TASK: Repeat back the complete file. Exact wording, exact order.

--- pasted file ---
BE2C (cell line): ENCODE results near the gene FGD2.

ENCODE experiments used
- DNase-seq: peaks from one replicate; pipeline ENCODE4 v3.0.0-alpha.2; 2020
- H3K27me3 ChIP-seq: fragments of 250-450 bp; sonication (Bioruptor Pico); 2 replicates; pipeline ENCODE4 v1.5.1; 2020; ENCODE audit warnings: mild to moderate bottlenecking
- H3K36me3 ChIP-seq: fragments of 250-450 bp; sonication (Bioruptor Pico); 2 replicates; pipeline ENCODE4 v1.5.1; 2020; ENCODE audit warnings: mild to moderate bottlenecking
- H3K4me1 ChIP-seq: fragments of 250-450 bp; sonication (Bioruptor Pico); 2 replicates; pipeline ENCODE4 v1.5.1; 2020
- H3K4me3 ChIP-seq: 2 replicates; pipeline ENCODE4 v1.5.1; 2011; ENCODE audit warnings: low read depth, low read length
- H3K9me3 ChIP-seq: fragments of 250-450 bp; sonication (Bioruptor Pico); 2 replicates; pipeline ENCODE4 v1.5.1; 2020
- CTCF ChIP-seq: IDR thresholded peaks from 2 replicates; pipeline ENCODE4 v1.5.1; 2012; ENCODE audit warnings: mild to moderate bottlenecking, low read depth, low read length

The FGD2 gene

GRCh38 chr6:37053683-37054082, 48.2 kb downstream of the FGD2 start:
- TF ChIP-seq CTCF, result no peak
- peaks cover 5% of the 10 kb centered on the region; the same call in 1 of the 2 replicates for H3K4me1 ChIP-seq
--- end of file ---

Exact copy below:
BE2C (cell line): ENCODE results near the gene FGD2.

ENCODE experiments used
- DNase-seq: peaks from one replicate; pipeline ENCODE4 v3.0.0-alpha.2; 2020
- H3K27me3 ChIP-seq: fragments of 250-450 bp; sonication (Bioruptor Pico); 2 replicates; pipeline ENCODE4 v1.5.1; 2020; ENCODE audit warnings: mild to moderate bottlenecking
- H3K36me3 ChIP-seq: fragments of 250-450 bp; sonication (Bioruptor Pico); 2 replicates; pipeline ENCODE4 v1.5.1; 2020; ENCODE audit warnings: mild to moderate bottlenecking
- H3K4me1 ChIP-seq: fragments of 250-450 bp; sonication (Bioruptor Pico); 2 replicates; pipeline ENCODE4 v1.5.1; 2020
- H3K4me3 ChIP-seq: 2 replicates; pipeline ENCODE4 v1.5.1; 2011; ENCODE audit warnings: low read depth, low read length
- H3K9me3 ChIP-seq: fragments of 250-450 bp; sonication (Bioruptor Pico); 2 replicates; pipeline ENCODE4 v1.5.1; 2020
- CTCF ChIP-seq: IDR thresholded peaks from 2 replicates; pipeline ENCODE4 v1.5.1; 2012; ENCODE audit warnings: mild to moderate bottlenecking, low read depth, low read length

The FGD2 gene

GRCh38 chr6:37053683-37054082, 48.2 kb downstream of the FGD2 start:
- TF ChIP-seq CTCF, result no peak
- peaks cover 5% of the 10 kb centered on the region; the same call in 1 of the 2 replicates for H3K4me1 ChIP-seq